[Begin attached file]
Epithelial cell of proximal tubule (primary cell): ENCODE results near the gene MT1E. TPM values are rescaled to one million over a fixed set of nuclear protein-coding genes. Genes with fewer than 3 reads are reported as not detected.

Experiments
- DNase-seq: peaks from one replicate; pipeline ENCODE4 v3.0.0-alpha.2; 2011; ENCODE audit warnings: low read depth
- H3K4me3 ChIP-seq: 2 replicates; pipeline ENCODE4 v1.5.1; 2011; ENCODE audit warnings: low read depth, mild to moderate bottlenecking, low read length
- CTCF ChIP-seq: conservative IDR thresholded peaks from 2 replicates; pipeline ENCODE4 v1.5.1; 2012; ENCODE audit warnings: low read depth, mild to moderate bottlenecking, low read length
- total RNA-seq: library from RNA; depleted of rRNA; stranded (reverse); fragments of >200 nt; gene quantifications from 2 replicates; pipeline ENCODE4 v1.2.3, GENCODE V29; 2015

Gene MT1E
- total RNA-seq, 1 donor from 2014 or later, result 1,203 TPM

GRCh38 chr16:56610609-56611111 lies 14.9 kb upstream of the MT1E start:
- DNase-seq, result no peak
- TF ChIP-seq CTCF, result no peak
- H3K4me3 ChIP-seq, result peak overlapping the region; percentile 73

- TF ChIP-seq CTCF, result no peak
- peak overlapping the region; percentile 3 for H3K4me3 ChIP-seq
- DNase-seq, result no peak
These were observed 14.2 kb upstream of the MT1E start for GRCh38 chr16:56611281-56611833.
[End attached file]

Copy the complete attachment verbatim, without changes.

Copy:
Epithelial cell of proximal tubule (primary cell): ENCODE results near the gene MT1E. TPM values are rescaled to one million over a fixed set of nuclear protein-coding genes. Genes with fewer than 3 reads are reported as not detected.

Experiments
- DNase-seq: peaks from one replicate; pipeline ENCODE4 v3.0.0-alpha.2; 2011; ENCODE audit warnings: low read depth
- H3K4me3 ChIP-seq: 2 replicates; pipeline ENCODE4 v1.5.1; 2011; ENCODE audit warnings: low read depth, mild to moderate bottlenecking, low read length
- CTCF ChIP-seq: conservative IDR thresholded peaks from 2 replicates; pipeline ENCODE4 v1.5.1; 2012; ENCODE audit warnings: low read depth, mild to moderate bottlenecking, low read length
- total RNA-seq: library from RNA; depleted of rRNA; stranded (reverse); fragments of >200 nt; gene quantifications from 2 replicates; pipeline ENCODE4 v1.2.3, GENCODE V29; 2015

Gene MT1E
- total RNA-seq, 1 donor from 2014 or later, result 1,203 TPM

GRCh38 chr16:56610609-56611111 lies 14.9 kb upstream of the MT1E start:
- DNase-seq, result no peak
- TF ChIP-seq CTCF, result no peak
- H3K4me3 ChIP-seq, result peak overlapping the region; percentile 73

- TF ChIP-seq CTCF, result no peak
- peak overlapping the region; percentile 3 for H3K4me3 ChIP-seq
- DNase-seq, result no peak
These were observed 14.2 kb upstream of the MT1E start for GRCh38 chr16:56611281-56611833.